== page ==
Friday, March 20, 2015

Remembering Lincoln

Hello All! Hope everyone is ready to enjoy the upcoming spring weekend! 

We’re sorry we’ve been a bit quiet here on the blog, we’ve been diligently working on our new exhibit The Grand Prairie Story which opened to an enthusiastic crowd this past Sunday, March 15th. We are currently working on Hidden Underfoot: Historical Archaeology in Illinois which will open on April 19th

Another major project we’ve been working on behind the scenes is a collaborative online exhibit project led by Ford’s Theatre in Washington, D.C., called Remembering Lincoln. The exhibit commemorates the 150th anniversary of the assassination and funeral of President Abraham Lincoln. The Museum of the Grand Prairie in collaboration with local collector Kent Tucker scanned, photographed, and uploaded a number of items in contribution. From foreign newspaper accounts to photos of the funeral train to first person accounts of reactions to the news of Abraham Lincoln’s death in letters and journals, the items give an intricate look at the Nation’s relationship with a beloved president. You can view the exhibit here:

If you’re still interested in seeing and reading more about this commemoration look for #RememberingAbe on Twitter and Facebook where the contributing institutions will be sharing more!

If you’d like to come in to the museum and see some of the objects in person, we will be having another new exhibit in the upcoming weeks entitled Lamented Lincoln. The exhibit will feature a number of the objects we have on loan and in our collection related to the assassination, funeral, and tomb of Abraham Lincoln as well, giving visitors an up close and personal encounter.   We’ll update you soon here on the blog and social media to let you know when it opens!

We'll also be commemorating Lincoln at an event here at the museum: 

Tuesday, April 14
Museum Education Center, Lake of the Woods Forest Preserve, 6 – 7:30 p.m.
Today marks the 150th Anniversary of Abraham Lincoln’s assassination. Join us for a truly unique experience at the Museum of the Grand Prairie as we explore the repercussions for a nation healing after the Civil War while mourning a beloved President. In collaboration with the University of Illinois Sousa Archives and Center for American Music, we will feature a brass ensemble performing music contemporary to Lincoln’s death, while staff and community members give readings from first person accounts, prose, and poetry. From Ford’s Theater to Springfield, Illinois we’ll examine national and local reactions to this important time in history and experience the powerful effect Lincoln had on Champaign County. Free. For more info: (217) 586-2612,, or 

Hope to see you here at the museum soon!

Thursday, March 19, 2015

A Night at the Museum (of the Grand Prairie)

Guest Blogger:  Doug Sanders
Site Superintendent for Lake of the Woods Preserve, River Bend Preserve, and Sangamon River Preserve

Recently, I spent an entire night locked in the Museum of The Grand Prairie. Ameren, the local utility company, had to perform some routine repairs to the electrical service that supplied power to the Museum. This left the facility and its contents vulnerable for a period of six to seven hours without any fire protection.

My role during this excursion was to be the onsite "fire-guard." Each hour, I performed a safety sweep of the complex, visually checking to make sure everything was normal. If by chance something was to go terribly wrong it was my job to call 911 and alert emergency personnel. To my surprise I ran into several notable individuals and some unique creatures during my stay. Each had some great stories to share.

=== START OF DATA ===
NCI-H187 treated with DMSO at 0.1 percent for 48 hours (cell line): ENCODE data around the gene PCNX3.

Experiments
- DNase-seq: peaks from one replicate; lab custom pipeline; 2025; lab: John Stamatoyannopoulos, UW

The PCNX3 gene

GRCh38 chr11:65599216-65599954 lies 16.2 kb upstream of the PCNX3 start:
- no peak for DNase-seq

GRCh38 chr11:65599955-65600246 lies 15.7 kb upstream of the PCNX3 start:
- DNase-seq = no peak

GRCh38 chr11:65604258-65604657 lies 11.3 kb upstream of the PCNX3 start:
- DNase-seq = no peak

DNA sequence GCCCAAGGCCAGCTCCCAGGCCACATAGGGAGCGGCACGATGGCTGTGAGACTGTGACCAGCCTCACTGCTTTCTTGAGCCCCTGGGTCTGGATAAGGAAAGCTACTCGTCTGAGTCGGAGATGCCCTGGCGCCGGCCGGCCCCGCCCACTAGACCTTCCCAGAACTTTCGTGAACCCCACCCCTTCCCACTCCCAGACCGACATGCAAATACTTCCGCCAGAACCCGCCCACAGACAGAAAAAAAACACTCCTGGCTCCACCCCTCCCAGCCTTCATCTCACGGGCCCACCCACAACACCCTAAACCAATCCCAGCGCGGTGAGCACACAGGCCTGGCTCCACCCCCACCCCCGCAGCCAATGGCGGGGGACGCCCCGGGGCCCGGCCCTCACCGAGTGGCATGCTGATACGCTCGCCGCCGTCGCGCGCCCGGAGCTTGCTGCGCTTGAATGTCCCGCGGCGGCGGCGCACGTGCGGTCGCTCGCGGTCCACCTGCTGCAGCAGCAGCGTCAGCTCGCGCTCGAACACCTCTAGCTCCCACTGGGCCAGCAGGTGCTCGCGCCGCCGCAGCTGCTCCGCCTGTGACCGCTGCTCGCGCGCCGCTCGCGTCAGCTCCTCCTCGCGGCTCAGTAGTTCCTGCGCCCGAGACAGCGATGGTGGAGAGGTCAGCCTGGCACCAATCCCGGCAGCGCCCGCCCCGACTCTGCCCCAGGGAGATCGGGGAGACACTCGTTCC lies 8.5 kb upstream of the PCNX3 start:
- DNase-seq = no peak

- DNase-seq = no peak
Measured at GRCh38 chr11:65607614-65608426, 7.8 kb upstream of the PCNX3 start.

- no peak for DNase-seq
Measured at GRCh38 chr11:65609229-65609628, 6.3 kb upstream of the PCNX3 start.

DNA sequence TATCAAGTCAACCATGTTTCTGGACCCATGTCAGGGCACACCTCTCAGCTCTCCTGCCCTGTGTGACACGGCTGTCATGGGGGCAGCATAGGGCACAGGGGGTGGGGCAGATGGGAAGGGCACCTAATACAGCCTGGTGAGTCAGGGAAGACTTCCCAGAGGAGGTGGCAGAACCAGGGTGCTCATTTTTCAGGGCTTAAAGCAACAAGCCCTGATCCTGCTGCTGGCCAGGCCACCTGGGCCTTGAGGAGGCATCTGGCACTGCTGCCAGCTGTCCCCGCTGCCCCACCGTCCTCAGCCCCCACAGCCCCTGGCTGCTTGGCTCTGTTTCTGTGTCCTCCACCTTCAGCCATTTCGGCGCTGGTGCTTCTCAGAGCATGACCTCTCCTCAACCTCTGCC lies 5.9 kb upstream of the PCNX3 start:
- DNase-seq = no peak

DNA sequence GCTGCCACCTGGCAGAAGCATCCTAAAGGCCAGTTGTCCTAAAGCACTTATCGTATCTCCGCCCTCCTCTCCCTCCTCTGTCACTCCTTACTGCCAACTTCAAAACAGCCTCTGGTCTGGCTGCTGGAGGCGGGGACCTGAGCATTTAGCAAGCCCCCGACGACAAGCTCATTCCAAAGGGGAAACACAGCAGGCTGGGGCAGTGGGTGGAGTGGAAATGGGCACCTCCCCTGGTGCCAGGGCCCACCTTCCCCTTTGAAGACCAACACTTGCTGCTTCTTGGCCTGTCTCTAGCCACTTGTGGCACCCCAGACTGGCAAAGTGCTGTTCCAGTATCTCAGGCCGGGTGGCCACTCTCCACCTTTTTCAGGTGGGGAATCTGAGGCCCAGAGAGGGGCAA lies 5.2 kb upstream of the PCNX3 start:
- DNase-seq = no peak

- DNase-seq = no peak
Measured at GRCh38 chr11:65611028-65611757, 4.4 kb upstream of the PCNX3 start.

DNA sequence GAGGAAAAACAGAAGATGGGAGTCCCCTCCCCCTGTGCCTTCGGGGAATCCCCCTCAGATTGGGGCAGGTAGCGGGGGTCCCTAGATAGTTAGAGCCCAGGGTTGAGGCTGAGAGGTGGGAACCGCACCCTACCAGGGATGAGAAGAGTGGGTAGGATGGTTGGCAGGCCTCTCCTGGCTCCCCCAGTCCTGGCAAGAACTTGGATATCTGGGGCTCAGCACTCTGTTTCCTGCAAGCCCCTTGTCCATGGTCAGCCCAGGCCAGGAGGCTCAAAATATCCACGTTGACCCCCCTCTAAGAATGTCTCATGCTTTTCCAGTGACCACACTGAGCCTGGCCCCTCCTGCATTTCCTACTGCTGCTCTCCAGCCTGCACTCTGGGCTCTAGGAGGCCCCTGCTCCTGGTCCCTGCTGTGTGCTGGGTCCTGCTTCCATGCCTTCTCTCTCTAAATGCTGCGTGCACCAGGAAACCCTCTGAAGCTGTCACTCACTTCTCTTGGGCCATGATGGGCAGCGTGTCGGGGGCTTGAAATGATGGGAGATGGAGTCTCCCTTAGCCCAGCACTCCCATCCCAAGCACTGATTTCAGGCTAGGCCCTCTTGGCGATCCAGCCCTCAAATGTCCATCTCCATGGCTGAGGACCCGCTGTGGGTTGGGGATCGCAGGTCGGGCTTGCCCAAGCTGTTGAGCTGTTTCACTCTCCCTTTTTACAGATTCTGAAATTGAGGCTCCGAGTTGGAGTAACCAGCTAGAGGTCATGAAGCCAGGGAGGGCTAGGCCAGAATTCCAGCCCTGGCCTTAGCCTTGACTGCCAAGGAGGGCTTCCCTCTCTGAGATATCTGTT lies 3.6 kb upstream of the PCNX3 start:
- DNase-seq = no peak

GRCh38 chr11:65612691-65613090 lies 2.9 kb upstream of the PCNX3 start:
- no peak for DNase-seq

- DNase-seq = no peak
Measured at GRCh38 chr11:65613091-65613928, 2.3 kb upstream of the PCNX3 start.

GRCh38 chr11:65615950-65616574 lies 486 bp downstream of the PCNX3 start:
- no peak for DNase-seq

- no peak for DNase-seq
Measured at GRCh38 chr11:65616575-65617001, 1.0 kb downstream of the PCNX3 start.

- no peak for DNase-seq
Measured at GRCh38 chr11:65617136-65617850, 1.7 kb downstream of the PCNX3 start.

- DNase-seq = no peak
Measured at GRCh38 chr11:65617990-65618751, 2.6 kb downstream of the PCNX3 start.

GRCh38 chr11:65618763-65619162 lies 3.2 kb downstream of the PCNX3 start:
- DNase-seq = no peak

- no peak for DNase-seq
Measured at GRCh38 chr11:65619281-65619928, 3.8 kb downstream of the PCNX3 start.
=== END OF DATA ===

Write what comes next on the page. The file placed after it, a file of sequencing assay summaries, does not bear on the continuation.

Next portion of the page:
Among the most notable was Abraham Lincoln. He told me of his journey through Champaign County which eventually lead to his election as the 16th President of the United States. I was amazed as to how tall he was, towering over me at 6' 4". I even ran into Stephen Douglas who opposed Lincoln in the 1858 race for the Illinois Senate. 

There were even a couple of local residents that stopped me to share their stories. The first was a young man by the name of James Kinley Stewart. After graduating from Urbana High School, James enlisted in the Army. He shared with me a letter he had sent his parents while serving overseas. He even mentioned his Unit’s movement during the Battle of the Bulge during World War II. James was kind enough to introduce me to another area resident by the name of Zay Wright.

Zay was from Champaign and attended Illinois Women's College. She was inspired to become a writer and went on to become a reporter for the Urbana Courier and the News Gazette. Zay even gave me a peek inside her diary which consisted of some magnificent photos she had taken throughout her life. (Editor's note:  Pages from Zay's diary form the background of our blog website!)

Oh, before I forget, I have to tell you about the animals that have made a home at the Museum over the winter. Traveling all the way from the Ice Age is a mammoth. It's kind of hard to describe but is similar to an elephant. Talk about huge!  You should see the size of its leg bone! I also saw a porcupine and a bobcat. They were both a little skittish around me at first. By the end of the night they told me they were glad I stopped by and that they planned on sticking around for a while.

I am happy to report my stay ended without any issues and everything is back to normal. Overall I had an interesting night and have earned a greater appreciation for all of the hard work the Museum staff does to preserve our history and share the story of the Grand Prairie. I can't wait to bring my niece and nephew to the Museum and introduce them to all of my new friends!

We hope you'll join Doug and the rest of the Champaign County Forest Preserve District Staff in celebrating the opening of our new permanent exhibit, The Grand Prairie Story, which includes Doug's friend the porcupine (above)!